Many 401(k) participants likely would see lower account balances if federal lawmakers implement a pair of proposals aimed at changing the tax treatment of 401(k) retirement plans, according to a study by the Employee Benefit Research Institute.
The proposals, drafted by the bipartisan National Commission on Fiscal Responsibility and Reform and members of the Senate Finance Committee, are being promoted by supporters as mechanisms to help reduce the federal deficit and boost tax revenue.
In a December 2010 report, the NCFRR proposed a "20/20 cap" that would limit employee contributions to 401(k) contributions to $20,000 or 20 percent of salary, whichever is lower. Additionally, the members of Senate Finance Committee recently introduced a plan to end tax deductions for 401(k) contributions in favor of a flat-rate refundable credit that would function as a matching contribution to a retirement savings account.
Worker and employer contributions to a 401(k) plan are capped at $49,000 or 100 percent of a worker's pay, whichever is lower, under the current federal tax code.
Jack VanDerhei, EBRI research director and author of Thursday's report on the net effect of both proposals, said the measures could significantly erode retirement accounts for American workers and force low-income households to decrease or eliminate future retirement contributions.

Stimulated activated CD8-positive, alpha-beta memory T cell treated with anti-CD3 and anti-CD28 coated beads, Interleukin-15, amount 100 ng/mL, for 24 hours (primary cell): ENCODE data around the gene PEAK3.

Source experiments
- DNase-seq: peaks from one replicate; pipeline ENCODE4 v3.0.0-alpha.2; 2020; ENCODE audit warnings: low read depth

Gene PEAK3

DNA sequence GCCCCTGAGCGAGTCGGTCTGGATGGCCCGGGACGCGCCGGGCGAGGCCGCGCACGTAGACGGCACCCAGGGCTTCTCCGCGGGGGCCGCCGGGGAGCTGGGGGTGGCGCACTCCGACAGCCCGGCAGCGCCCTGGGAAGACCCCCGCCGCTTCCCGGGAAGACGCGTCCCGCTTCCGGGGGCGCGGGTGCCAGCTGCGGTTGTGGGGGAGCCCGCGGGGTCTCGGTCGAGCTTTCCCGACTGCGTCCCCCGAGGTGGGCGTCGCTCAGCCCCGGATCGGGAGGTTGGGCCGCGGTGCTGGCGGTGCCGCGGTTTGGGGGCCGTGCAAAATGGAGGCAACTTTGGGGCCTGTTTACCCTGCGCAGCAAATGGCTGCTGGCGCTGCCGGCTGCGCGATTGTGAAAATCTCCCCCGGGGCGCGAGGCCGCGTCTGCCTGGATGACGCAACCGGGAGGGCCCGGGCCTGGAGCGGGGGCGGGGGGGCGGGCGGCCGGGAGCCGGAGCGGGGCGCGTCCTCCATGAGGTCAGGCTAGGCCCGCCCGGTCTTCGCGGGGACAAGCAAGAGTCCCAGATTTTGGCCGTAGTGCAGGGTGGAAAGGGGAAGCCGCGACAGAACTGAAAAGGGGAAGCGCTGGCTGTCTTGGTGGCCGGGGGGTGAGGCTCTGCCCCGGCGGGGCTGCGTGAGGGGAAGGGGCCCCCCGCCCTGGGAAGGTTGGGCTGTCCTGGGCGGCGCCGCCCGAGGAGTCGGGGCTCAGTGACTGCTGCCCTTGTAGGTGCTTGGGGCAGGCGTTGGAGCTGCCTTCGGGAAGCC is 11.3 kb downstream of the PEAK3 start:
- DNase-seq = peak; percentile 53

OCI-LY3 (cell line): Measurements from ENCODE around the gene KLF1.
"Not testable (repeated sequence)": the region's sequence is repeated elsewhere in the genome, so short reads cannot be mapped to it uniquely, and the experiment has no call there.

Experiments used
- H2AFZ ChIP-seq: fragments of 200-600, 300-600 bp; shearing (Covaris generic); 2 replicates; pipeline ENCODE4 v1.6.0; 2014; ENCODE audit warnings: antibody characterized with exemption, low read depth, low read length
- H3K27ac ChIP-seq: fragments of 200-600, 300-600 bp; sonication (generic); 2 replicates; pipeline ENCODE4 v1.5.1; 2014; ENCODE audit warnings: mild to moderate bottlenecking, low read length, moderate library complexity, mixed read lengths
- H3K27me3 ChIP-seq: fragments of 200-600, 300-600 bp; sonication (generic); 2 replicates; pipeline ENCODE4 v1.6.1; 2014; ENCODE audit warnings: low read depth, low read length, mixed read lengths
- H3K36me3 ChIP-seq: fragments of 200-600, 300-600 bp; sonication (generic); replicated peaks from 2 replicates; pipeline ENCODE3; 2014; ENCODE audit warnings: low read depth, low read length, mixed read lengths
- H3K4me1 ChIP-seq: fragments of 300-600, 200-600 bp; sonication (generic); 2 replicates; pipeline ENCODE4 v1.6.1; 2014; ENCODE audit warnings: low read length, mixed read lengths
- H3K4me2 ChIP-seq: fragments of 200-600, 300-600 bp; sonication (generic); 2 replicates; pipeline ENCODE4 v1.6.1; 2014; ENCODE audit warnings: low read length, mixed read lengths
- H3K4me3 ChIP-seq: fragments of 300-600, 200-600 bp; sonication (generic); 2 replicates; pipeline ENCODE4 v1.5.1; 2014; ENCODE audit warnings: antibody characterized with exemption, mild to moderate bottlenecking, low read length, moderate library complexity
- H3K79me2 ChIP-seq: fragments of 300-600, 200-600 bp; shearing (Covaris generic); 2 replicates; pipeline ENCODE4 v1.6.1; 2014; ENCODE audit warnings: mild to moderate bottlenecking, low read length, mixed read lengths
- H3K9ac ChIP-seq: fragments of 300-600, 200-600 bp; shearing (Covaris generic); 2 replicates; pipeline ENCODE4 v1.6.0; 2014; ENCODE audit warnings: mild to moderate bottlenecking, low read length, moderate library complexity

"Defined contribution plans, such as 401(k)s, and the IRA rollovers they produce, are the component of retirement security that seems to be generating the most non-Social Security retirement wealth for baby boomers and Gen Xers," VanDerhei said.
In his report, VanDerhei predicted that eliminating existing tax exclusions for worker contributions to their retirement plans in favor of a refundable credit would result in average reductions in retirement accounts between 11.2 percent for workers ages 26-35 in the highest-income groups to 24.2 percent for workers in the same age range in the lowest-income group.
While the "20/20 cap" would be most impactful to workers in the highest income groups, the report notes that the measure also could drastically reduce average contributions among the lowest-income workers, and that younger workers in those groups were even more likely to draw down their contributions, "given their increased exposure to the proposal."
If the cap were to be enacted in 2012, account balance reductions likely would range from 15.1 percent for top-earning workers ages 36-45 and 8.6 percent for top earners ages 56-65. After top earners, workers in the lowest-income bracket showed the highest potential average percentage decrease in their account balances, the report said.